On July 31, 2022, the First Amendment Museum was featured in Total Maine with Steve Minich on WMTW channel 8.
Steve Minich: How well do you know the First Amendment? Well, according to the executive director of the new First Amendment Museum a recent poll shows that only 29% of Americans in that poll could name even one of the five freedoms guaranteed in the First Amendment.
Steve Minich: The museum is located right next to the Blaine House on state street Augusta in a very relevant setting.
Maxwell Nosbisch: So this is the historic 1911 Gannett House, which was the home of Guy and Anne Gannett.
Steve Minich: It’s so very fitting, they tell, that this house is now home to the First Amendment museum. Its creation, in fact, was first envisioned by family descendants to honor the Gannetts’ legacies, both so closely tied to the First Amendment rights.
Maxwell Nosbisch: You couldn’t pick a better first Amendment, two better first amendment people. Guy was a newspaper owner, a media guy. Anne Gannett was a suffragist.
Maxwell Nosbisch: So this is the old parlor, and right up here we got the First Amendment on the wall.
Steve Minich: Open for public tours, the narrative centers around the First Amendment’s forty-five words and its five guaranteed rights: freedom of religion, speech, the press, the right to assemble, and petition government.
Maxwell Nosbisch: Most museums, they cover tangible events or people that lived full lives and we’re talking about forty-five words.
Christian Cotz: We’re not about a bunch of old stuff behind glass. We’re a concept museum. We’re about inspiring people to get out and use their First Amendment freedoms in whatever way seems best to them.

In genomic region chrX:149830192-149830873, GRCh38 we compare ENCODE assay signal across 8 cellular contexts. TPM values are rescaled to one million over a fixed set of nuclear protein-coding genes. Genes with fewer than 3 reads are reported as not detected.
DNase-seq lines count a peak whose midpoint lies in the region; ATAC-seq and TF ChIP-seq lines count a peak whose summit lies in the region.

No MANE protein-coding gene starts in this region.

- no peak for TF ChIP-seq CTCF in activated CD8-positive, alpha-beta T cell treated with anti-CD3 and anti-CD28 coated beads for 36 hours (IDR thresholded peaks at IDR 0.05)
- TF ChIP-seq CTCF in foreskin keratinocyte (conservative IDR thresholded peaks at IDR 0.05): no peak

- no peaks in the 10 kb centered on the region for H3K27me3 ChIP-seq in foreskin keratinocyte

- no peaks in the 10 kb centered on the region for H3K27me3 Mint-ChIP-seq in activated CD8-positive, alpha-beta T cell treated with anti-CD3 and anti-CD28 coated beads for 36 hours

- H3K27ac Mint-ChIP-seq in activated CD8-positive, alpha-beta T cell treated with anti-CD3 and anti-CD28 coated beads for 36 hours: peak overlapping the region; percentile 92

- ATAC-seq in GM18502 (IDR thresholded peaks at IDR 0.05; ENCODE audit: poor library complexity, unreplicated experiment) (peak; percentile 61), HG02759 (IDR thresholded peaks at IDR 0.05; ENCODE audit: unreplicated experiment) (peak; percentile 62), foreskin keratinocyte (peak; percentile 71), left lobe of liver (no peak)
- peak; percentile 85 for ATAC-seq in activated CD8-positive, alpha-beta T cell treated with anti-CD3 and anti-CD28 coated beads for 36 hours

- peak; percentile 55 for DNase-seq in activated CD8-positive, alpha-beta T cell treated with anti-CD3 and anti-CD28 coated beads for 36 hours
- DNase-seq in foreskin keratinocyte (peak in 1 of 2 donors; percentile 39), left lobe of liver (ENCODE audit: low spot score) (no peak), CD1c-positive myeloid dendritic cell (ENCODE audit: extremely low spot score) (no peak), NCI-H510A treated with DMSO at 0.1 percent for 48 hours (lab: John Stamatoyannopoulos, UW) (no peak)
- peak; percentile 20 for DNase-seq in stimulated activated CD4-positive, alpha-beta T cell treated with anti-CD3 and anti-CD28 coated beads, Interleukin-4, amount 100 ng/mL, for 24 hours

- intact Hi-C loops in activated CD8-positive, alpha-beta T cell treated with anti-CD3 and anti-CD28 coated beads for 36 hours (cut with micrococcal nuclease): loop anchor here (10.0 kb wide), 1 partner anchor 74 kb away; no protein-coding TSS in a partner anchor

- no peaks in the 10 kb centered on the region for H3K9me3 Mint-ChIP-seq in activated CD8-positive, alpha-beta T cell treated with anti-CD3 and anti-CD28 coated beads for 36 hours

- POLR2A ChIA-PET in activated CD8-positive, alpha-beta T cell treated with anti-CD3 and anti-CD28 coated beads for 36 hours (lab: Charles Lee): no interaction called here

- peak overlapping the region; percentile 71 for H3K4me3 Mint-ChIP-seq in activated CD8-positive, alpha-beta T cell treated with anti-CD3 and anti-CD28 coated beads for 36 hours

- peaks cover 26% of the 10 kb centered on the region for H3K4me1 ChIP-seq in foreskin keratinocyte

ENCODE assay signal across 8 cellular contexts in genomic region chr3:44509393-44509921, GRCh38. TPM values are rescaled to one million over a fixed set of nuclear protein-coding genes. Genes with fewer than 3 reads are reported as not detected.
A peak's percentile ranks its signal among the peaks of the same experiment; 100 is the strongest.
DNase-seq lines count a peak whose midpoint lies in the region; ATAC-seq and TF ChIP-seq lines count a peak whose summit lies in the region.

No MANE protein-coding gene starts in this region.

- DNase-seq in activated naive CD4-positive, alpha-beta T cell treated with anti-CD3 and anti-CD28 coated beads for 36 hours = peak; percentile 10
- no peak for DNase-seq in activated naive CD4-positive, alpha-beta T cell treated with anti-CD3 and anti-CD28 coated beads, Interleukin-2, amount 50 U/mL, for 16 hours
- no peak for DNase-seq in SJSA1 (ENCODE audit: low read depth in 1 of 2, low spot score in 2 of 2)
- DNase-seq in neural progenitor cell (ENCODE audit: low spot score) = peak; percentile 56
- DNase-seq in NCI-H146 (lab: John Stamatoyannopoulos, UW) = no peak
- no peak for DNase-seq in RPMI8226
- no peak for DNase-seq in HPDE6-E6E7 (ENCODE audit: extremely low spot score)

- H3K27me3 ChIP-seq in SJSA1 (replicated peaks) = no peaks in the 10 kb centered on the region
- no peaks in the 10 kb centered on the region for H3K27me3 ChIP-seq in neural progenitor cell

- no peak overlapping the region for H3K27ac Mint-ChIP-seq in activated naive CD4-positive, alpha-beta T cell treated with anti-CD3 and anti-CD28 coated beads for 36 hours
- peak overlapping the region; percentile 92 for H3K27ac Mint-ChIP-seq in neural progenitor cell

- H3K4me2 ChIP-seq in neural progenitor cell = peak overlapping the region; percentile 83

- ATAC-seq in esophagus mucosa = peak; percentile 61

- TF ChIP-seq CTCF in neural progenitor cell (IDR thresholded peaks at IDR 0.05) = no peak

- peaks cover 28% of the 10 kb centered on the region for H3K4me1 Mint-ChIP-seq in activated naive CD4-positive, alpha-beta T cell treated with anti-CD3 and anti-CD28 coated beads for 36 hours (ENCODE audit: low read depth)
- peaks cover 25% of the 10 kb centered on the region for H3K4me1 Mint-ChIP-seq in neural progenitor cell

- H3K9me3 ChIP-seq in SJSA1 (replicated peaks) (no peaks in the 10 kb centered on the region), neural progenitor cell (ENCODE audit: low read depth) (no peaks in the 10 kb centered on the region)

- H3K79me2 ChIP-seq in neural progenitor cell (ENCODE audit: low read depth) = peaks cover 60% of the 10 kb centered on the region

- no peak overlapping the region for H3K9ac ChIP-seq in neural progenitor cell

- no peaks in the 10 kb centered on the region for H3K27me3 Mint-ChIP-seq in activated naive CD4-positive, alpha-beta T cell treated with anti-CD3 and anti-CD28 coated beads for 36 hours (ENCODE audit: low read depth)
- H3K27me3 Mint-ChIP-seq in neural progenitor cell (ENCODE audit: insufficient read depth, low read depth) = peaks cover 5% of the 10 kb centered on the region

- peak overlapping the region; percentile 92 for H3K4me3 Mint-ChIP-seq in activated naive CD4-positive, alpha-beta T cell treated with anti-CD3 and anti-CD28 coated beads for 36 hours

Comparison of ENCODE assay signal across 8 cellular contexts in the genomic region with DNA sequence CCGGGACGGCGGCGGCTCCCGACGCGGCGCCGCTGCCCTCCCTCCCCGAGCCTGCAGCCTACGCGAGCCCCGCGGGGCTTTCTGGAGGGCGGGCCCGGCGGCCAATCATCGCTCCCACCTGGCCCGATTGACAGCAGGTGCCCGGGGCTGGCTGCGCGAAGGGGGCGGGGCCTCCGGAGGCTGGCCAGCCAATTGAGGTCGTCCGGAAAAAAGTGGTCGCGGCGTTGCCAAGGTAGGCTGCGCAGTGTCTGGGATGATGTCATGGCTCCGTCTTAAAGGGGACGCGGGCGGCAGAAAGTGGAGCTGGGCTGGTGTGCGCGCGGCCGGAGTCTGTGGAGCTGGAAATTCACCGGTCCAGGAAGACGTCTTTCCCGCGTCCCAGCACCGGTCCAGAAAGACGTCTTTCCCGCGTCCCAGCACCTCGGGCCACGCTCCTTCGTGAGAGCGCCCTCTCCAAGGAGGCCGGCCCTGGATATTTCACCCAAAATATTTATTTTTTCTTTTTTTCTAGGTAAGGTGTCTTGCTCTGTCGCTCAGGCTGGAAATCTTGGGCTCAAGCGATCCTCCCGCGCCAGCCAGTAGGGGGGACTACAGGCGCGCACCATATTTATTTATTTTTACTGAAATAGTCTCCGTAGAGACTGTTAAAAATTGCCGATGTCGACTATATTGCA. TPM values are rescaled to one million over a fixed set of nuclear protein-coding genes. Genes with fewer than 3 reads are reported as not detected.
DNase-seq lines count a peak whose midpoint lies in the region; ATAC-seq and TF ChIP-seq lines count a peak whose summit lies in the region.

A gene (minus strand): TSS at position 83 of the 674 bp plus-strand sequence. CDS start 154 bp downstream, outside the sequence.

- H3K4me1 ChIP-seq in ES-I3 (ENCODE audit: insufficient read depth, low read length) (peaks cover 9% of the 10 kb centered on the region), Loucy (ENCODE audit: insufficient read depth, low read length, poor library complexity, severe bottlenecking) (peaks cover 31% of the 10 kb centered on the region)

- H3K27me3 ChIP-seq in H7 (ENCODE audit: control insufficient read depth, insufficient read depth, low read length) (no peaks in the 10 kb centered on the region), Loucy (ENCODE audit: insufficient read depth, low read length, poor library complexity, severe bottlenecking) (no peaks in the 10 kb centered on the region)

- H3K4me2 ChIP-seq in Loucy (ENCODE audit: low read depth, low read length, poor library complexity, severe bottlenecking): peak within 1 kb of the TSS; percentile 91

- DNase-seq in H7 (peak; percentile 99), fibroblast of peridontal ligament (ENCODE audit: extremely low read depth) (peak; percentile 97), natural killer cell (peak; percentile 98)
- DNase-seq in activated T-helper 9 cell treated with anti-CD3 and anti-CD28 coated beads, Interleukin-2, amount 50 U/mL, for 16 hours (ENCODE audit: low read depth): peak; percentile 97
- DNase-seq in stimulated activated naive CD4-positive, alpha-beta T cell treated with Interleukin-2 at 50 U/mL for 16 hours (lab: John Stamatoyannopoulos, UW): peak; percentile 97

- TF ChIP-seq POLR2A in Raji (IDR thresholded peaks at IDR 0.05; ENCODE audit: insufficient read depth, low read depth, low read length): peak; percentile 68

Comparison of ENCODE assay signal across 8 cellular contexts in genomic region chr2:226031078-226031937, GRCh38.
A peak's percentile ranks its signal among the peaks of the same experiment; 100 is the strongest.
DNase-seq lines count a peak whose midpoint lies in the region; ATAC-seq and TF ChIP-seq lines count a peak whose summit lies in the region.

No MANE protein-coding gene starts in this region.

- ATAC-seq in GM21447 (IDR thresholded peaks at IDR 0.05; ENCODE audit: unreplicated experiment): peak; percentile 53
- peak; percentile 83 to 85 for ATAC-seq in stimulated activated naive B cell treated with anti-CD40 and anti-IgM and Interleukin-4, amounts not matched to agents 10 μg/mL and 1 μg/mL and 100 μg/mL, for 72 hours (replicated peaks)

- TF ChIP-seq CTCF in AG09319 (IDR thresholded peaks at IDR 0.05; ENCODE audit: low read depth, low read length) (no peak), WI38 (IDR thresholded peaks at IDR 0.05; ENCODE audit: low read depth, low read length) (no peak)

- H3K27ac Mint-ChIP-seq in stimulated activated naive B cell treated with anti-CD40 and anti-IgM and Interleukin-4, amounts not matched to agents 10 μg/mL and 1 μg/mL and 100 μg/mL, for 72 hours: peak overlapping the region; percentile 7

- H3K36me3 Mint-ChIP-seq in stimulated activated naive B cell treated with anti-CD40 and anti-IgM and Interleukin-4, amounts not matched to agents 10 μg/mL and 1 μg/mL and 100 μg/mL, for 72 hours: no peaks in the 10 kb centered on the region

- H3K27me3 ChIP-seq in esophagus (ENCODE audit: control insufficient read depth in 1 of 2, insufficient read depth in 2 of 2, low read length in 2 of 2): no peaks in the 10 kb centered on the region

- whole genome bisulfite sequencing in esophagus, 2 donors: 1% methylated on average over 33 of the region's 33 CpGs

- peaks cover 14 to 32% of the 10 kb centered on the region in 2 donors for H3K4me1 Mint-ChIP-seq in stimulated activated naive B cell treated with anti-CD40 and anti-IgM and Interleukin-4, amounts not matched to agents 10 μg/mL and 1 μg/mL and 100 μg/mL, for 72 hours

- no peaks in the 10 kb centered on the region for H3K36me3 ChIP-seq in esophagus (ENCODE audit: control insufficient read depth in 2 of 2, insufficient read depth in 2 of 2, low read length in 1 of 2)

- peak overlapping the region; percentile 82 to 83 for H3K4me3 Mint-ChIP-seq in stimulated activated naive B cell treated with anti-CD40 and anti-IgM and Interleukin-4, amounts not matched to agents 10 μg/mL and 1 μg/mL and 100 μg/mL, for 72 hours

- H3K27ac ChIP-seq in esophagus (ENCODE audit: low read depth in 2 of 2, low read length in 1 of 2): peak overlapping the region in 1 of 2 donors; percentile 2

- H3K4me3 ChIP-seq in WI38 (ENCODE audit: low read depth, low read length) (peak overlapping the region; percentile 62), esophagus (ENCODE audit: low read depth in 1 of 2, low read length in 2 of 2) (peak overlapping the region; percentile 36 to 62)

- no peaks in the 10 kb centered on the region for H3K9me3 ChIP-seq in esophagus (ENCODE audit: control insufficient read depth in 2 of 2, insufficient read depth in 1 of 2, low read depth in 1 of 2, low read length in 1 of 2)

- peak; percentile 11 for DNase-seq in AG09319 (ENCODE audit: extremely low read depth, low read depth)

Steve Minich: Christian Cotz is executive director.
Steve Minich: While the museum does include an array of displays and historical artifacts, their more so, he says, to encourage nonpartisan conversation. The more people talk about the First Amendment, the better handle they will have on the role it plays in their own lives.
Christian Cotz: It’s frightening how many people have no idea about what’s in the First Amendment.
Maxwell Nosbisch: If we can, you know, bring people a clearer understanding of the first amendment and what it enables then I would consider that a job well done no matter what political camp you come from.
Steve Minich: The museum remains a work in progress, renovating the building, installing more interpretive exhibits. Still, it’s not so much what visitors might see here, but what they grasp.
Christian Cotz: These five active freedoms that make up the first amendment are how we make our world a better place. And, it’s how we engage in our democracy as citizens.
The museum is located right next to the Blaine House in Augusta. It is open from 10 until 4, Monday through Saturday.